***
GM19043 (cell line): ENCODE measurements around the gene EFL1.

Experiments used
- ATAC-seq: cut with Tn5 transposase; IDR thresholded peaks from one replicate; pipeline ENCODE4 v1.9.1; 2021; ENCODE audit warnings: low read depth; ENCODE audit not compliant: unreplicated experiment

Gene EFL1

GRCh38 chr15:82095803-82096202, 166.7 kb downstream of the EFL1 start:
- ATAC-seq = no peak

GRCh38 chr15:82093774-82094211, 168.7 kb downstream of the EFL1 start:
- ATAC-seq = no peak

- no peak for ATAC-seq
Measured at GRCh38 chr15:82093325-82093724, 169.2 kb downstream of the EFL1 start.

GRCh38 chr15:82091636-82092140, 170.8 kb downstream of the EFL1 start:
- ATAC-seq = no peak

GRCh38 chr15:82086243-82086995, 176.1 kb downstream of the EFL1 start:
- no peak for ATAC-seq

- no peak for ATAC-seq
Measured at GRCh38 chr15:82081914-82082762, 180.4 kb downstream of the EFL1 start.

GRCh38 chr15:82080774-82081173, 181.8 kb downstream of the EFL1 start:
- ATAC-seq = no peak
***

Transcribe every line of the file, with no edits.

GM19043 (cell line): ENCODE measurements around the gene EFL1.

Experiments used
- ATAC-seq: cut with Tn5 transposase; IDR thresholded peaks from one replicate; pipeline ENCODE4 v1.9.1; 2021; ENCODE audit warnings: low read depth; ENCODE audit not compliant: unreplicated experiment

Gene EFL1

GRCh38 chr15:82095803-82096202, 166.7 kb downstream of the EFL1 start:
- ATAC-seq = no peak

GRCh38 chr15:82093774-82094211, 168.7 kb downstream of the EFL1 start:
- ATAC-seq = no peak

- no peak for ATAC-seq
Measured at GRCh38 chr15:82093325-82093724, 169.2 kb downstream of the EFL1 start.

GRCh38 chr15:82091636-82092140, 170.8 kb downstream of the EFL1 start:
- ATAC-seq = no peak

GRCh38 chr15:82086243-82086995, 176.1 kb downstream of the EFL1 start:
- no peak for ATAC-seq

- no peak for ATAC-seq
Measured at GRCh38 chr15:82081914-82082762, 180.4 kb downstream of the EFL1 start.

GRCh38 chr15:82080774-82081173, 181.8 kb downstream of the EFL1 start:
- ATAC-seq = no peak